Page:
A successful global effort to mitigate global climate change will require substantial cooperation between developed and developing countries. Even as the bulk of the developed world is at some stage of enacting significant domestic regulations to meet global stabilization goals, growth in developing country emissions will easily thwart those goals unless a cooperative solution is found. We argue that there is a wide range of options that should be pursued, including domestic policy reforms in developing countries, expanded financing mechanisms to address incremental costs, and diplomatic efforts in a variety of forums, all aimed at increasing developing country mitgation efforts over time.
December 10, 2007
By Joseph E. Aldy, Faculty Affiliate, Harvard Project on Climate Agreements, Robert N. Stavins, Albert Pratt Professor of Business and Government; Member of the Board; Director, Harvard Project on Climate Agreements, Carlo Carraro and William A. Pizer
Project Co-Directors Joseph Aldy and Robert Stavins, along with Carlo Carraro of the University of Venice and Resources for the Future's William Pizer, spoke at a Project-sponsored side event at the 13th United Nations Framework Convention on Climate Change in Bali, Indonesia.
September 5, 2007
William Pizer has proposed an approach to climate policy architecture that reflects the institutional limitations and current domestic preferences regarding an international climate agreement. He calls for the largest emitters and economies to pledge specific actions and policy commitments, which can take any form (cap-and-trade, taxes, suite of technology standards, etc.), in an initial agreement. These commitments would be non-binding and there would be no “minimum” commitment necessary to participate.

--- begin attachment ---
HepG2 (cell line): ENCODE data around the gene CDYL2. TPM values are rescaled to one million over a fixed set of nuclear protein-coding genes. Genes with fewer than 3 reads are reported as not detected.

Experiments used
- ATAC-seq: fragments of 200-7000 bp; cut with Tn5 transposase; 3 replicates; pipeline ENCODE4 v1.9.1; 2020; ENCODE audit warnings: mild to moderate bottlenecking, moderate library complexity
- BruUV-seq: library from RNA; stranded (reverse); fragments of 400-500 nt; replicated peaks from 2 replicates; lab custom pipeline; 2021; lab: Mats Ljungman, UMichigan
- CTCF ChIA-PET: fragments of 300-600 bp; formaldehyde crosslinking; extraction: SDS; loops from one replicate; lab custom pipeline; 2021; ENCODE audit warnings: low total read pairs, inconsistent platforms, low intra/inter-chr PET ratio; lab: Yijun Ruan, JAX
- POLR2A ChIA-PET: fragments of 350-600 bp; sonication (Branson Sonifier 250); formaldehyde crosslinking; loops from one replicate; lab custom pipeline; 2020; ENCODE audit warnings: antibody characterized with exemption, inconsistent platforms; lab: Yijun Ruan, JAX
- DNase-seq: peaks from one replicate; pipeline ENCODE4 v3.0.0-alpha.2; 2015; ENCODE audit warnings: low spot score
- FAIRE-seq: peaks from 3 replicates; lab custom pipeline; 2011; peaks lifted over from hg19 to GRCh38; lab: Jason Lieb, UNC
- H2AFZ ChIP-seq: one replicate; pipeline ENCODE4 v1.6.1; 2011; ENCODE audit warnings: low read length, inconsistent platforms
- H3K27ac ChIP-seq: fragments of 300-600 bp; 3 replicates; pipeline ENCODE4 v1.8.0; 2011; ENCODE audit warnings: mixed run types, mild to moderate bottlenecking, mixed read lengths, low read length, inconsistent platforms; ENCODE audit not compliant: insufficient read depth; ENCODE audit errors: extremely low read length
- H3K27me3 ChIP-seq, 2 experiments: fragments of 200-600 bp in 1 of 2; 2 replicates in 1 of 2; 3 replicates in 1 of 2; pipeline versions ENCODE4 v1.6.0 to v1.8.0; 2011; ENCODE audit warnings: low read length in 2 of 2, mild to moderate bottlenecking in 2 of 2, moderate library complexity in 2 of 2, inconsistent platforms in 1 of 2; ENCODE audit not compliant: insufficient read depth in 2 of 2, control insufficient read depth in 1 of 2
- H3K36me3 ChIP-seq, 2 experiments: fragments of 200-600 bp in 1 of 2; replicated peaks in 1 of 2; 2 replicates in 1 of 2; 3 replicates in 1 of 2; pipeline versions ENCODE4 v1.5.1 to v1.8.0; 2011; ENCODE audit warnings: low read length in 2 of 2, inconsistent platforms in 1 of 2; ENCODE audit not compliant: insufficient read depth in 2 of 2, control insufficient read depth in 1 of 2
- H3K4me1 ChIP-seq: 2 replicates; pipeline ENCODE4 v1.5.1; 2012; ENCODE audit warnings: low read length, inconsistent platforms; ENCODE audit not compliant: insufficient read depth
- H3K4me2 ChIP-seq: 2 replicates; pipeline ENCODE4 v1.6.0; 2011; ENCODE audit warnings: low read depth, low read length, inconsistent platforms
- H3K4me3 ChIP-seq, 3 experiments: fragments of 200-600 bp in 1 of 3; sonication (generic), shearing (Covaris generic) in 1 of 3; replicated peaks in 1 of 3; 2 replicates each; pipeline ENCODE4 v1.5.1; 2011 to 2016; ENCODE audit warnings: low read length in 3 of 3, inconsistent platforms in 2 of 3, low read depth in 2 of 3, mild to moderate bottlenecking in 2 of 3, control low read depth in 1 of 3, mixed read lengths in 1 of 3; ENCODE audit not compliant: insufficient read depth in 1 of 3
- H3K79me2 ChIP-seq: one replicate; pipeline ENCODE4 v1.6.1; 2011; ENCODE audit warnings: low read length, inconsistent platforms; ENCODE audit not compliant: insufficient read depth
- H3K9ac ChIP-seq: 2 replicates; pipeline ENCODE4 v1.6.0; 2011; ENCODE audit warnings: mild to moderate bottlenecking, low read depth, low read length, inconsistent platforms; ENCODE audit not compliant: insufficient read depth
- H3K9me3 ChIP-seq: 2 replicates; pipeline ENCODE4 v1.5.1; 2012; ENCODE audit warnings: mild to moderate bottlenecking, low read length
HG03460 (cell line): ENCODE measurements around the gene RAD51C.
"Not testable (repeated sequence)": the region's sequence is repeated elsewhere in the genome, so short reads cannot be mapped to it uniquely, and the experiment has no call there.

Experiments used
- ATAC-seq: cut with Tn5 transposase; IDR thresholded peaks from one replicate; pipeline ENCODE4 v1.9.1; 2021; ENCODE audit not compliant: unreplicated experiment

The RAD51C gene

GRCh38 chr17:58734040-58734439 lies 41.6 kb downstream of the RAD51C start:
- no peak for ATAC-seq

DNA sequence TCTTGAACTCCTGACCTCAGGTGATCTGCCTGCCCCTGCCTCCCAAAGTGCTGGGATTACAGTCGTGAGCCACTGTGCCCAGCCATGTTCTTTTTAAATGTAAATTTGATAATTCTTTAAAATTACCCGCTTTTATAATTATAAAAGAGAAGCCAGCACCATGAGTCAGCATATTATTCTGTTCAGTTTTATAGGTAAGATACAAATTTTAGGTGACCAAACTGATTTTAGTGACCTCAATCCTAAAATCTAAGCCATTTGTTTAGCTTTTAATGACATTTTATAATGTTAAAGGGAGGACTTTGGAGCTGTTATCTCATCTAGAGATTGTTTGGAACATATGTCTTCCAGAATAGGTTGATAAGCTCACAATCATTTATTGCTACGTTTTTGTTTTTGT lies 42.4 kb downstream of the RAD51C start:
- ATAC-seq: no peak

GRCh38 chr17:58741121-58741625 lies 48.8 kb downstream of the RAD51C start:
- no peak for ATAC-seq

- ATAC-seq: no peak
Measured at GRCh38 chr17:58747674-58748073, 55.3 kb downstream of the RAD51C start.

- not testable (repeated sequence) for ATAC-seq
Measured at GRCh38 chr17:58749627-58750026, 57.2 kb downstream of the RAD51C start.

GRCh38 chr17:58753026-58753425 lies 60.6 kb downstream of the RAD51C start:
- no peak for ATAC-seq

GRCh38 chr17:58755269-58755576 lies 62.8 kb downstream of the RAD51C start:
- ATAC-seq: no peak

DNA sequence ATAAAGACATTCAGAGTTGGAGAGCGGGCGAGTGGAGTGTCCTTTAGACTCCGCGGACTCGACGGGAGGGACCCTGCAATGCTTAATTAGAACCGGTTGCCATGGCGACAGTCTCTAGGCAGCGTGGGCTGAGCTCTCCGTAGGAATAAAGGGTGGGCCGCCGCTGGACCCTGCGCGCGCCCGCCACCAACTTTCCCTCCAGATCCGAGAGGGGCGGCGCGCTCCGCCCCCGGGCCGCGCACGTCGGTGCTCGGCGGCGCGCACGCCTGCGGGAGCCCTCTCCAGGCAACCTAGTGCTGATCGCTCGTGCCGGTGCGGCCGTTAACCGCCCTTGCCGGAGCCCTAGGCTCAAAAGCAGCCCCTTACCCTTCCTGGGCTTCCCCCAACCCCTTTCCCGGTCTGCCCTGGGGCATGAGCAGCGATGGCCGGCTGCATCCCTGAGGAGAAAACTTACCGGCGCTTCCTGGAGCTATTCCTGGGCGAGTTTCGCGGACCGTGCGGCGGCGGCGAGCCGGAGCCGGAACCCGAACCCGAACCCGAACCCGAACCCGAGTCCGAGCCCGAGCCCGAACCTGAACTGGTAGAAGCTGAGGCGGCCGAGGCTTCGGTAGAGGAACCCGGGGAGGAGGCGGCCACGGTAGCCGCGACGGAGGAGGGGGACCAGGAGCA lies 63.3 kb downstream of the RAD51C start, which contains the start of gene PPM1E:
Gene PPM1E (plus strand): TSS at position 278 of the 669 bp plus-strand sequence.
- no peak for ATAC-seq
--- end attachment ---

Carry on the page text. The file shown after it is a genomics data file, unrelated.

Both China, the nation with the largest emissions of greenhouse gases, and India, the fifth-largest emitter, announced in the week before the Fifteenth Conference of the Parties (COP) in Copenhagen that they would offer for the purposes of negotiation "intensity targets" at the COP. (Carbon intensity is the amount of CO2 emitted per unit of GDP.) Neither country had offered any potentially internationally-binding target prior to these. China offered a reduction target of 40–45 percent by 2020, over the 2005 intensity. India, a few days later, announced a "voluntary" target of 20–25 percent over the same period. High on the list of topics discussed in Copenhagen will be the relative value of intensity targets versus absolute emissions-reduction-targets, which most industrialized countries, including, also very recently, the United States (17 percent over 2005—provisionally until Congress enacts domestic climate legislation) have offered.